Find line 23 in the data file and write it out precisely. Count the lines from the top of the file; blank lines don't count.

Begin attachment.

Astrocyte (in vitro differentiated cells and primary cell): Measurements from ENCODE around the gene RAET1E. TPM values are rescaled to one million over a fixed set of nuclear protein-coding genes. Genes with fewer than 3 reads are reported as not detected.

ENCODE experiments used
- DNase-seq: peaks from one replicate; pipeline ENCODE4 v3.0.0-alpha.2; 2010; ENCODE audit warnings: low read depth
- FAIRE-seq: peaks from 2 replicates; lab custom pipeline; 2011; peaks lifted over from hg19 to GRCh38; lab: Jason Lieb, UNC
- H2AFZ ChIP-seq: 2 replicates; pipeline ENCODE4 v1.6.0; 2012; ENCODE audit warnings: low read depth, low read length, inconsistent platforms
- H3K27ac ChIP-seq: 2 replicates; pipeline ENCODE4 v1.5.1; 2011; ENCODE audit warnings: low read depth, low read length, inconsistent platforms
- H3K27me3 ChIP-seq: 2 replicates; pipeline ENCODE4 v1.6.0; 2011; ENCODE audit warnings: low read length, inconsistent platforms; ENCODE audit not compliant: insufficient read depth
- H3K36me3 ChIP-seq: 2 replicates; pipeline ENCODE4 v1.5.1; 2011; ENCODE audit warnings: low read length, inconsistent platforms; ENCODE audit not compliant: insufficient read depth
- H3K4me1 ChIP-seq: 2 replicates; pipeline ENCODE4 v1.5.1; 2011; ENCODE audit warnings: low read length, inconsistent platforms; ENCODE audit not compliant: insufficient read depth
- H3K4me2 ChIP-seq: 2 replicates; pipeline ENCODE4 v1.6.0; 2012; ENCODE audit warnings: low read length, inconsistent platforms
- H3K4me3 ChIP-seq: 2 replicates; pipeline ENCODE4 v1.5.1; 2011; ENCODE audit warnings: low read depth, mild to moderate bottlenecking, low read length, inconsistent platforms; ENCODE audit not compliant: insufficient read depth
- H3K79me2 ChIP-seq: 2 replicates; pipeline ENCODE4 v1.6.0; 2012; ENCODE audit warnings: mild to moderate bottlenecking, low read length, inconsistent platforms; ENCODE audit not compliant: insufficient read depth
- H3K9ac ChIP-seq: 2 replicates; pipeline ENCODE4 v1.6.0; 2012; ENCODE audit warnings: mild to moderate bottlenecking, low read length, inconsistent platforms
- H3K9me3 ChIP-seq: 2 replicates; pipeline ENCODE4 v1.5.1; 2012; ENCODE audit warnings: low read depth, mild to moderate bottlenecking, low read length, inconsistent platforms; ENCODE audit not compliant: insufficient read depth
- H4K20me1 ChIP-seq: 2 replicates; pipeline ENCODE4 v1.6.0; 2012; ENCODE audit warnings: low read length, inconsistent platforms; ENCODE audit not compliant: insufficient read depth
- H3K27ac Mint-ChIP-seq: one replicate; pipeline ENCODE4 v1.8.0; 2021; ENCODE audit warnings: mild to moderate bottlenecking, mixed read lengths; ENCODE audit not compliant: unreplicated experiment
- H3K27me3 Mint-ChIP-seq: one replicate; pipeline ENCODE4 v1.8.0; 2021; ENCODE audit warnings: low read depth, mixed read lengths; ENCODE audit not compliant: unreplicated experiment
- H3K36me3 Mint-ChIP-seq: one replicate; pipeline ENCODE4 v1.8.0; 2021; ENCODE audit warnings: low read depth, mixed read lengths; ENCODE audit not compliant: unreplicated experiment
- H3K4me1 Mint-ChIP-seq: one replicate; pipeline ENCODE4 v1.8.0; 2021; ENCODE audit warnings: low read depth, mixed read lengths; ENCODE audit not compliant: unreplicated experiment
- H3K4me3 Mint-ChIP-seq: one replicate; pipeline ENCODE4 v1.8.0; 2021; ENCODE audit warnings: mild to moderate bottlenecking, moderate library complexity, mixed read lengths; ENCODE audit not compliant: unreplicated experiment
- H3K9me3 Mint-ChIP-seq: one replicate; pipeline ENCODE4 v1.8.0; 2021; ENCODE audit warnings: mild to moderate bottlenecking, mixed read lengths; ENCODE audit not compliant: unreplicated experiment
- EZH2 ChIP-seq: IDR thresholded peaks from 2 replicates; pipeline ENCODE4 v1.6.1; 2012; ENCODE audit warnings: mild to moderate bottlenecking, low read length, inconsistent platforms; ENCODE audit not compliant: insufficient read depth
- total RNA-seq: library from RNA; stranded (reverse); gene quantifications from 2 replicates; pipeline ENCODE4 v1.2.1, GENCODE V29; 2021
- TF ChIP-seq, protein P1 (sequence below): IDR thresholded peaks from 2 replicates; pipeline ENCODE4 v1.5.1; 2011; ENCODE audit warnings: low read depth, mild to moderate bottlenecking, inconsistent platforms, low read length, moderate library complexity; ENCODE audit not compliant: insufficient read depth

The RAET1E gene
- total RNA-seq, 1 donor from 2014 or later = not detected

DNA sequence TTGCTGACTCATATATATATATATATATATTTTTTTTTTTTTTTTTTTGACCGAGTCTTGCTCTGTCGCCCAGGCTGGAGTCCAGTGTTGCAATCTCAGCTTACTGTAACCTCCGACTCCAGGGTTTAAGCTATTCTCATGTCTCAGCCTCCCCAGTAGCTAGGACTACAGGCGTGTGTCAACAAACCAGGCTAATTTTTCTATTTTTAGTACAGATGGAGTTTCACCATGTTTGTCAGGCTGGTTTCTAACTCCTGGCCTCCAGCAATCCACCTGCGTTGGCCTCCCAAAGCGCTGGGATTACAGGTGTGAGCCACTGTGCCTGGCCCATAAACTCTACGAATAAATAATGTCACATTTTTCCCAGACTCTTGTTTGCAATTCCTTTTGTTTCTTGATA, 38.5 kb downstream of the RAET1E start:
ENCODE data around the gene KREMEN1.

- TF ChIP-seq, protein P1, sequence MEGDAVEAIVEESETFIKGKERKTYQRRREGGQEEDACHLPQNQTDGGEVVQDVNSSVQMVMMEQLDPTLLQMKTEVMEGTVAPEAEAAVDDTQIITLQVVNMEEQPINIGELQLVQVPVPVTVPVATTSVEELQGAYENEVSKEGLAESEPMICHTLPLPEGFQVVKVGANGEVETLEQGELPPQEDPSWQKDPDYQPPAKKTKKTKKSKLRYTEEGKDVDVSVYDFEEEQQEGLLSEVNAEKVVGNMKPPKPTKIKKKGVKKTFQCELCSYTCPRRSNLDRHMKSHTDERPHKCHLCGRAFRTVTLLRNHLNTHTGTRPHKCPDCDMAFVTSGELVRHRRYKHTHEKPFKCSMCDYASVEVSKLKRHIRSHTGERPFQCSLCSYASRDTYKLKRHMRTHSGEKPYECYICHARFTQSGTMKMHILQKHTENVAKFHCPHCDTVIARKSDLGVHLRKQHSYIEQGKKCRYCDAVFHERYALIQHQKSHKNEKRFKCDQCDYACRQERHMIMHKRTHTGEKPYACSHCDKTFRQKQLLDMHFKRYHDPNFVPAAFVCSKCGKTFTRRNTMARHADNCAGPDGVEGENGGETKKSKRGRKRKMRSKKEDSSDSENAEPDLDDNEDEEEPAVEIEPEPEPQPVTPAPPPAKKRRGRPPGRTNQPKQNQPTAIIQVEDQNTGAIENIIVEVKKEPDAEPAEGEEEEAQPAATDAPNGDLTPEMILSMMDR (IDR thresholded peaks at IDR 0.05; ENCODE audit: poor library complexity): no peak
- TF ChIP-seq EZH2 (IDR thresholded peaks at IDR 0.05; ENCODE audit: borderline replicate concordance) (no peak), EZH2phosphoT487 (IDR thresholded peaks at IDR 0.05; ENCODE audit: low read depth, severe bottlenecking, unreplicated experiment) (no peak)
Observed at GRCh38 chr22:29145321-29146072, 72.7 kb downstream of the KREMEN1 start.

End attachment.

- total RNA-seq: library from RNA; stranded (reverse); gene quantifications from 2 replicates; pipeline ENCODE4 v1.2.1, GENCODE V29; 2021